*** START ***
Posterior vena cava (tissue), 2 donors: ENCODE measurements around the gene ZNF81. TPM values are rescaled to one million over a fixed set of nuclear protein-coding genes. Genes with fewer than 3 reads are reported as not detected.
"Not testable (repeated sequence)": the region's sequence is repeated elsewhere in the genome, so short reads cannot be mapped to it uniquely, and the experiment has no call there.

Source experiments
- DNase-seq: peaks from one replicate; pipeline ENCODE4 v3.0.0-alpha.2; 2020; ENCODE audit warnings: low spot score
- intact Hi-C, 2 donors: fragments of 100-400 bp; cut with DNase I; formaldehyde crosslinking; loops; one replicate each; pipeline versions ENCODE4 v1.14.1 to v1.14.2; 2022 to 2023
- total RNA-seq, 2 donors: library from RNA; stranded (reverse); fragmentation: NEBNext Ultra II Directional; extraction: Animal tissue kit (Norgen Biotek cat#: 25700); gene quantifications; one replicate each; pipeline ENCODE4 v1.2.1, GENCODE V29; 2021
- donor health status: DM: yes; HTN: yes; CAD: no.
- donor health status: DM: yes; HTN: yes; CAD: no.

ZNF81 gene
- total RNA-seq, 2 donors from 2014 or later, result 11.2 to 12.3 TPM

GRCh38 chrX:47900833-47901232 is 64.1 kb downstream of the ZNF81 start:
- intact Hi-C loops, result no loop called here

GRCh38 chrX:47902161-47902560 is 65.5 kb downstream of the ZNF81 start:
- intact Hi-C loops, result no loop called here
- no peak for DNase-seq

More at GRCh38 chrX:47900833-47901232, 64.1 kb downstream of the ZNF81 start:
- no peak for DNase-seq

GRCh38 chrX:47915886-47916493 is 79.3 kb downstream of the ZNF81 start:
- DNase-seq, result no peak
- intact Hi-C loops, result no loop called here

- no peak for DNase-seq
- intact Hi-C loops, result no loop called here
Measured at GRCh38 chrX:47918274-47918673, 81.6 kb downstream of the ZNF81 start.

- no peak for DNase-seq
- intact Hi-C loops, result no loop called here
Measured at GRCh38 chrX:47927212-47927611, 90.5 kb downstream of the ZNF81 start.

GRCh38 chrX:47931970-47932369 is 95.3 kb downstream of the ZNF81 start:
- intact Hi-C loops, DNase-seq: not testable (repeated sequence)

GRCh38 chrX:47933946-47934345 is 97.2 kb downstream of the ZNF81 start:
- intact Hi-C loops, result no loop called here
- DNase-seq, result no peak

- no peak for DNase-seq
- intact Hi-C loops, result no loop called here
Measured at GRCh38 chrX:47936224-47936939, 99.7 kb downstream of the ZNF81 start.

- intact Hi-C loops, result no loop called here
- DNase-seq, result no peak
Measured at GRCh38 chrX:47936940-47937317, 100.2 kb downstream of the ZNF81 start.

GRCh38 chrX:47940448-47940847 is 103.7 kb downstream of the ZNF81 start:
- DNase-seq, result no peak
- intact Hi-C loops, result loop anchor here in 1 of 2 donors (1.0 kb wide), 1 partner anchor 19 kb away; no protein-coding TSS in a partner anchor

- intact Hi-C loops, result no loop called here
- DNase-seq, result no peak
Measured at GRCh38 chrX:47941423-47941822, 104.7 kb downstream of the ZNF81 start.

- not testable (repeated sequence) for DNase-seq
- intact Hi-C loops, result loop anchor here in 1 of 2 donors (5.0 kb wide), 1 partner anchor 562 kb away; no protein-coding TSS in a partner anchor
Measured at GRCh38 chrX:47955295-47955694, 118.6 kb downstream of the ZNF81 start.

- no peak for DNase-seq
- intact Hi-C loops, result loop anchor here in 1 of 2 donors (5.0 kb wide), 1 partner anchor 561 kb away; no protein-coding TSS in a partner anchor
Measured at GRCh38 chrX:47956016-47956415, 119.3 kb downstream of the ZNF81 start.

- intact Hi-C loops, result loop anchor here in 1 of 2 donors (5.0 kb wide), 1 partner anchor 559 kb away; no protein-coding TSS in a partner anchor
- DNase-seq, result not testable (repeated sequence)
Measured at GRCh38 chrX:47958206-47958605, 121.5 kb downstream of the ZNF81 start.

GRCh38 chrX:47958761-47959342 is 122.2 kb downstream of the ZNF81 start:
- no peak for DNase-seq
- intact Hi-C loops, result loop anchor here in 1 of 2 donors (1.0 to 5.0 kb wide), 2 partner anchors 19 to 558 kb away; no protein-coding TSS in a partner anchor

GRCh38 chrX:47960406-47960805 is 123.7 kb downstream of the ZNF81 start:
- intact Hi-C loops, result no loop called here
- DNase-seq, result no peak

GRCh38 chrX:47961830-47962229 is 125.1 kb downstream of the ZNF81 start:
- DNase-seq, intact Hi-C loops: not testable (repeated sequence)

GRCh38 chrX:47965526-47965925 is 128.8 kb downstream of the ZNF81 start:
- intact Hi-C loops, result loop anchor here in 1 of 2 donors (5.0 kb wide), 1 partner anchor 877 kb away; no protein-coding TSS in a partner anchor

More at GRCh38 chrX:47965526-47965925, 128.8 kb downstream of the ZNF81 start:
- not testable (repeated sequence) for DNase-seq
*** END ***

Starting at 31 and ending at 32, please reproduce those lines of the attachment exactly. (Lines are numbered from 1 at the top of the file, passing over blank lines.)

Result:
- DNase-seq, result no peak

- no peak for DNase-seq